Twitter Use Is Bad for Romance
Frequent Twitter users have shorter relationships than people who don't use the social-networking site,
OkCupid, the online dating site and Daily Beast partner, found in a survey. Jessica Bennett on why thinking in 140-character bursts is shrinking our love lives. Plus,
10 charts about sex.
In an age where 140-character tweets have replaced talking on the telephone, where job and work and social life are multitasked between 19 open browsers, the idea that our attention spans are shrinking has become pretty well accepted. Last year, two Northwestern professors documented how the 15-second TV spot had come to replace lengthier, more in-depth (and by in-depth we mean 30-second) advertisements—an effort to match attention spans of the majority of viewers. Nicholas Carr, author of The Shallows, has described how modern technology has pushed so many distractions on us that it's possible we'll never have our attention spans return. "It used to be that the most valuable thing on the planet was time," John Greening, the Northwestern prof conducting the ad study, said at the time. "And now the most valuable thing on the planet is attention."
If you believe the results of a new OkCupid survey, it turns out that attention doesn't just shape our ability to complete homework or work efficiency—it actually hinders romance, too. As part of its new trend report, Daily Beast partner OkCupid has mapped out relationship length, Twitter usage and age, as determined by survey questions. What they found? Just as with their 140-character musings, Twitter users seem to end up in relationships that are bite-size. "Twitter users have shorter relationships," says Christian Rudder, the site's cofounder and editorial director. "How much shorter? Maybe not a lot... but the difference is measurable and consistent."
OkCupid isn’t a research institution—but it does have access to fascinating data from hundreds of thousands of people. Some 7 million people regularly visit the site, the nation's largest free online dating service; half of those visitors are members. For this particular survey, data analysts mapped the responses of some 833,000 users, ages 18 to 50, across two linear arcs: those who use Twitter "all the time" or "every day," and those who don't. People who used Twitter frequently, as you'll see, consistently had relationships that were 5-10 percent shorter than those who didn't use the social-networking site. What that tells us is obvious, says Rudder: "People who Tweet live their life in shorter bursts."
The OkCupid data don't go much further than said statistical chart—they don't provide any written analysis, for example—but whether or not you believe their findings, they do highlight some of the larger (and fascinating) ways technology is affecting the way each of us interacts. According to the most recent Pew data, 72 percent of American teenagers are active on social-networking sites, while Nielsen has found that 13- to 17-year-olds send or receive an average of 1,742 text messages a month (versus 231 cellphone calls). Cultural commentators have opined that we are losing our ability to communicate directly, that technology is making us stupid, impatient, and more depressed than ever. In one recent study, pediatricians noted that tracking friends' status updates, photos, and wall postings isn't just overwhelming, it can be depressing—like a giant popularity contest that extends into the digital realm, with each post as aspirational. "I have many people tell me they didn't want to share that their dog died, not to mention something really sad or difficult," says MIT psychologist Sherry Turkle, director of the MIT Initiative on Technology and Self. "We share the self we want to be."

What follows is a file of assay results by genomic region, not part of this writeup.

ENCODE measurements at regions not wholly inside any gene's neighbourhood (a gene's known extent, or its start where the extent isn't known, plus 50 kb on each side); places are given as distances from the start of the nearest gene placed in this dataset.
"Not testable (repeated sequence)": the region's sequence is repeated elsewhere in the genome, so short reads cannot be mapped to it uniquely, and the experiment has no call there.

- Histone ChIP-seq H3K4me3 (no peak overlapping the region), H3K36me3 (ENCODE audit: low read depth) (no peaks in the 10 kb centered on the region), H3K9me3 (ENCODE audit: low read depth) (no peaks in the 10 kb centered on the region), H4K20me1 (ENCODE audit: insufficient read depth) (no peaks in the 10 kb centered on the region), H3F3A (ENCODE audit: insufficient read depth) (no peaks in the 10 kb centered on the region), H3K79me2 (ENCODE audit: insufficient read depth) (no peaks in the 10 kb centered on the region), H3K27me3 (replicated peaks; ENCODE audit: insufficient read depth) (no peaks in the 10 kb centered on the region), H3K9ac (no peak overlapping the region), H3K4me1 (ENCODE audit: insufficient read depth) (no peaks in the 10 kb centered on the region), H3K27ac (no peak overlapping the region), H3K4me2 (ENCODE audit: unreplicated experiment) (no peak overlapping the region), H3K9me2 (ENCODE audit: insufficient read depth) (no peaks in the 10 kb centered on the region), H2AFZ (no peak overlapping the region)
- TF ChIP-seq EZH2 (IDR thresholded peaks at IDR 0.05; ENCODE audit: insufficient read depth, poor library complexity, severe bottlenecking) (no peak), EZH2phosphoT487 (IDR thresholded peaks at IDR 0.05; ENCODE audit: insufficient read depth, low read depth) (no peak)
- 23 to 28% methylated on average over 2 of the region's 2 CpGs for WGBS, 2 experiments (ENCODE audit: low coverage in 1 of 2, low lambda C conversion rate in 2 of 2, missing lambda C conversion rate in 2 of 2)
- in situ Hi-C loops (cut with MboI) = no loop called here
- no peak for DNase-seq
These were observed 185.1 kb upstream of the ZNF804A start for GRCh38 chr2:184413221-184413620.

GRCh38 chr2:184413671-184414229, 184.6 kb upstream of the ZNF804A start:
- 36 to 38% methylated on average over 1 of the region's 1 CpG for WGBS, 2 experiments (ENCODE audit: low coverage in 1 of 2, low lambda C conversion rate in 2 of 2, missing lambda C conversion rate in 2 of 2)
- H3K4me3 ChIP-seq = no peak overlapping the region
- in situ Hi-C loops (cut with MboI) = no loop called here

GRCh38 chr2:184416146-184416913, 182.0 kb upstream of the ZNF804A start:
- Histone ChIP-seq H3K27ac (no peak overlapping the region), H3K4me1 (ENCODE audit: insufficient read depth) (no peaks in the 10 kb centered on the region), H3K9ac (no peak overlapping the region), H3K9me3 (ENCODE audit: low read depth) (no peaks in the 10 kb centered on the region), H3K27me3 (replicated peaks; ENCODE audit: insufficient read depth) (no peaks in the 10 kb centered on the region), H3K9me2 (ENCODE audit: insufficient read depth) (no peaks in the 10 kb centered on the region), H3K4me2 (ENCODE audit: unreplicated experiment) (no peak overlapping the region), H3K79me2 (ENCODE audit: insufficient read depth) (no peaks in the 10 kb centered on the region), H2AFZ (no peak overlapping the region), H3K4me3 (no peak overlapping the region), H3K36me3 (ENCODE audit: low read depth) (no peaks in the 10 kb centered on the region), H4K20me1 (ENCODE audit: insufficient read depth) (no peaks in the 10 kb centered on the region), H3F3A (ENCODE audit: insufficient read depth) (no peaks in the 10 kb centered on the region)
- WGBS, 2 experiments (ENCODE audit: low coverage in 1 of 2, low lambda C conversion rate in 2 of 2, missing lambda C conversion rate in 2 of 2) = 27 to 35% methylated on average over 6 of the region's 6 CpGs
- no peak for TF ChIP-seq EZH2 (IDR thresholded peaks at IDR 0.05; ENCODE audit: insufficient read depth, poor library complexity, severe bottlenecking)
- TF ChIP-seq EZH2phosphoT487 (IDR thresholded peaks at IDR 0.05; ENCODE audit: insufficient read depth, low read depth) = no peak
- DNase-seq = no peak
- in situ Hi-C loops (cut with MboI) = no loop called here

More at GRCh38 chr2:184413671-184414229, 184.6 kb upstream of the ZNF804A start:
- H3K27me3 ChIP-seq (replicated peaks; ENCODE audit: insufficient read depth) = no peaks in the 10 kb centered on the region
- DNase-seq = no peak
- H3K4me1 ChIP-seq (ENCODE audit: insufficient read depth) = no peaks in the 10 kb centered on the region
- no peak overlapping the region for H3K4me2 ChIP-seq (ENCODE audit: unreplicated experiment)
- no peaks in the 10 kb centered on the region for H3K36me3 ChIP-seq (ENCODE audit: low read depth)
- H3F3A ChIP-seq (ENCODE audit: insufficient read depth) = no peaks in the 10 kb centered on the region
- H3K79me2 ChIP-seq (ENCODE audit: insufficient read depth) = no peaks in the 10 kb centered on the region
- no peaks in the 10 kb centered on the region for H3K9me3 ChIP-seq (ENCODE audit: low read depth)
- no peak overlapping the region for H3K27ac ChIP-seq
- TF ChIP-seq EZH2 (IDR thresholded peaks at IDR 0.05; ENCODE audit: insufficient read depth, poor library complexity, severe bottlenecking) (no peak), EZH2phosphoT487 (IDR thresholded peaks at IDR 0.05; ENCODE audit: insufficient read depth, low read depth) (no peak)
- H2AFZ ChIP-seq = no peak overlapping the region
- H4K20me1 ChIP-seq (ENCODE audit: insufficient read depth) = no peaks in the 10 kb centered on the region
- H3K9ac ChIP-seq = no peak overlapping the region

“We're using inanimate objects to convince ourselves that even when we're alone, we feel together.”
For her recent book, Alone Together, Turkle spent a decade talking to young people about technology, looking to quantify how it has redefined our perceptions of connectedness. Social networking and the like have clearly drawn us together—allowing us to connect, mobilize and communicate in ways like never before. But Turkle surmises that all that modern gadgetry is undermining real intimacy—ultimately creating a generation that is more concerned with checking out a status update than spending time with a partner in real time. (In one study, Americans said they'd be willing to forgo sex for two weeks rather than give up Internet and cellphone access.) Where does that leave us? "We're texting at a distance," says Turkle. "We're using inanimate objects to convince ourselves that even when we're alone, we feel together. And then when we're with each other, we put ourselves in situations where we feel alone—constantly on our mobile devices." The takeaway? Relationships might be easier when we’re distracted by 140-character blips—but they certainly aren’t as rich.
Jessica Bennett is a Newsweek senior writer covering society, youth culture and gender. Her special reports, multimedia packages and original Web video have been honored by the New York Press Club, the Newswomen's Club of New York and GLAAD, among other organizations. Follow her on Twitter.